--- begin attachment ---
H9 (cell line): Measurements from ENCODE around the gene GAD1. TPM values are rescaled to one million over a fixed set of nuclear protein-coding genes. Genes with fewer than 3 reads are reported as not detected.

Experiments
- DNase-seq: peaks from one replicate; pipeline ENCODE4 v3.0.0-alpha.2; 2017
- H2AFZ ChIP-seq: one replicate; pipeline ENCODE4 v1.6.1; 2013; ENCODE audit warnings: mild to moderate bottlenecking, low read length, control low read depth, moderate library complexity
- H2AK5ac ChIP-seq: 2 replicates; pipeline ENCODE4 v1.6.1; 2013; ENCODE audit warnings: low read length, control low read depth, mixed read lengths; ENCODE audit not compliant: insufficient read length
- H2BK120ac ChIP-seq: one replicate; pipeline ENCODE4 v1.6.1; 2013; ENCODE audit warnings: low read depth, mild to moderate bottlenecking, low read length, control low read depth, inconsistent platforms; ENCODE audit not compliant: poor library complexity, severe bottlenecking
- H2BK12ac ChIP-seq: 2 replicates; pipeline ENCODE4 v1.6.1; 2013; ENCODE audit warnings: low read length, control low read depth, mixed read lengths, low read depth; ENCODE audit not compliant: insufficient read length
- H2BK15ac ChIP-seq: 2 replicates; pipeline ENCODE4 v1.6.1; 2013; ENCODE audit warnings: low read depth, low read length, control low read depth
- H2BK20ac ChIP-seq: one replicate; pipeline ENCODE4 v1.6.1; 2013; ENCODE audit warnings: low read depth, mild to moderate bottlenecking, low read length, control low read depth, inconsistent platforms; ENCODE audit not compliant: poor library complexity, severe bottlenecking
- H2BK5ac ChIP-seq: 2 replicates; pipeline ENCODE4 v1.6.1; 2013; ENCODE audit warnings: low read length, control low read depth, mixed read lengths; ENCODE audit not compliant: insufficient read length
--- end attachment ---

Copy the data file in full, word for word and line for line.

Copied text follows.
H9 (cell line): Measurements from ENCODE around the gene GAD1. TPM values are rescaled to one million over a fixed set of nuclear protein-coding genes. Genes with fewer than 3 reads are reported as not detected.

Experiments
- DNase-seq: peaks from one replicate; pipeline ENCODE4 v3.0.0-alpha.2; 2017
- H2AFZ ChIP-seq: one replicate; pipeline ENCODE4 v1.6.1; 2013; ENCODE audit warnings: mild to moderate bottlenecking, low read length, control low read depth, moderate library complexity
- H2AK5ac ChIP-seq: 2 replicates; pipeline ENCODE4 v1.6.1; 2013; ENCODE audit warnings: low read length, control low read depth, mixed read lengths; ENCODE audit not compliant: insufficient read length
- H2BK120ac ChIP-seq: one replicate; pipeline ENCODE4 v1.6.1; 2013; ENCODE audit warnings: low read depth, mild to moderate bottlenecking, low read length, control low read depth, inconsistent platforms; ENCODE audit not compliant: poor library complexity, severe bottlenecking
- H2BK12ac ChIP-seq: 2 replicates; pipeline ENCODE4 v1.6.1; 2013; ENCODE audit warnings: low read length, control low read depth, mixed read lengths, low read depth; ENCODE audit not compliant: insufficient read length
- H2BK15ac ChIP-seq: 2 replicates; pipeline ENCODE4 v1.6.1; 2013; ENCODE audit warnings: low read depth, low read length, control low read depth
- H2BK20ac ChIP-seq: one replicate; pipeline ENCODE4 v1.6.1; 2013; ENCODE audit warnings: low read depth, mild to moderate bottlenecking, low read length, control low read depth, inconsistent platforms; ENCODE audit not compliant: poor library complexity, severe bottlenecking
- H2BK5ac ChIP-seq: 2 replicates; pipeline ENCODE4 v1.6.1; 2013; ENCODE audit warnings: low read length, control low read depth, mixed read lengths; ENCODE audit not compliant: insufficient read length